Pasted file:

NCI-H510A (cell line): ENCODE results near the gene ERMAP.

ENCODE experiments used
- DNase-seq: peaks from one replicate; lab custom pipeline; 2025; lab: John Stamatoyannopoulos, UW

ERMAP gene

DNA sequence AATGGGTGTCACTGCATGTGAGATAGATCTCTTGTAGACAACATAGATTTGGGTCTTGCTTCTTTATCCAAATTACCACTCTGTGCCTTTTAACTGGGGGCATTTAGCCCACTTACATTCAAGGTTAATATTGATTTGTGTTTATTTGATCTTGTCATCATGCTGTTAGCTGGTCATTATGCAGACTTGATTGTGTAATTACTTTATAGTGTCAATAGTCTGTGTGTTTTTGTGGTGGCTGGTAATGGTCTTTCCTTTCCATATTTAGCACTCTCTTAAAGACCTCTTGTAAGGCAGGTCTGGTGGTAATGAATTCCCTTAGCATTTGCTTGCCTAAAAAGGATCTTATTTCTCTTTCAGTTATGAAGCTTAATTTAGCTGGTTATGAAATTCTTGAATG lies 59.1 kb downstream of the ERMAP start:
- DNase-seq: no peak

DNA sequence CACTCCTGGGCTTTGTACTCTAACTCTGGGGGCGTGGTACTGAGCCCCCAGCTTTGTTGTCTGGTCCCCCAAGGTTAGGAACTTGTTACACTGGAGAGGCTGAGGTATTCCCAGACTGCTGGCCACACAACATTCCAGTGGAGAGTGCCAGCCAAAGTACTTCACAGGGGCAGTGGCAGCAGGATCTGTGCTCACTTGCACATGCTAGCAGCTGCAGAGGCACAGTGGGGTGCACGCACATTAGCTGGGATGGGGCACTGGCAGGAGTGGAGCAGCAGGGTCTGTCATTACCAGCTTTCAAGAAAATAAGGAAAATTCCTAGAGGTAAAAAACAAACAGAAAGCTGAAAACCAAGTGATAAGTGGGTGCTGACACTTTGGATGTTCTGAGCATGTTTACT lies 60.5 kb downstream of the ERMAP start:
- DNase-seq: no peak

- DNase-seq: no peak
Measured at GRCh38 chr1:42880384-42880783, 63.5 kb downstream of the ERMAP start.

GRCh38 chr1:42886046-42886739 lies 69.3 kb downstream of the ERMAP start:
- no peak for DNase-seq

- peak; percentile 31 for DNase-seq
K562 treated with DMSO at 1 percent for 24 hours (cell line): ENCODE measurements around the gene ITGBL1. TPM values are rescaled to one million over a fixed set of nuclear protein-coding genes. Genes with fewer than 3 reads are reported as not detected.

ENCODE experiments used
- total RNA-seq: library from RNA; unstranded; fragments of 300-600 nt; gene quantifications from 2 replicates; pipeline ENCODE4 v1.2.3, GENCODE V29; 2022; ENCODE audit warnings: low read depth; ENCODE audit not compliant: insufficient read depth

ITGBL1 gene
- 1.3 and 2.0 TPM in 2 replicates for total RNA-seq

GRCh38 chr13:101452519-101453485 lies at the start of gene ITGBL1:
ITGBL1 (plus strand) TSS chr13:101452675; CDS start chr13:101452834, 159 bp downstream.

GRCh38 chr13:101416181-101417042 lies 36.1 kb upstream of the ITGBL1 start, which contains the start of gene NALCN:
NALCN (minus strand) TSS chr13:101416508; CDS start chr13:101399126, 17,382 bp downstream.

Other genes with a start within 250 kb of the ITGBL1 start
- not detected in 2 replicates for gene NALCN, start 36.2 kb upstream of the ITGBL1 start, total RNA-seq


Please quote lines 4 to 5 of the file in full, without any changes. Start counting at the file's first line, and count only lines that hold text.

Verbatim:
ERMAP gene

DNA sequence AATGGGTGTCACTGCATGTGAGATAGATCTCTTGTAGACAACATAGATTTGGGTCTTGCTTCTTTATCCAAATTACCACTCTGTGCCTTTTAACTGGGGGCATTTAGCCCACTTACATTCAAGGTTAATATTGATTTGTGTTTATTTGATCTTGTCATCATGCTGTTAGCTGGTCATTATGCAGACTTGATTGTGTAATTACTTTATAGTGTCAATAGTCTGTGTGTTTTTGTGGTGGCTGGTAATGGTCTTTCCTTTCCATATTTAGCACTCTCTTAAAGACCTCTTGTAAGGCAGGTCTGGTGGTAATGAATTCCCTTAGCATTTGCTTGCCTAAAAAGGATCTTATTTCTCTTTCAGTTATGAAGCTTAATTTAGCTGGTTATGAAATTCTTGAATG lies 59.1 kb downstream of the ERMAP start: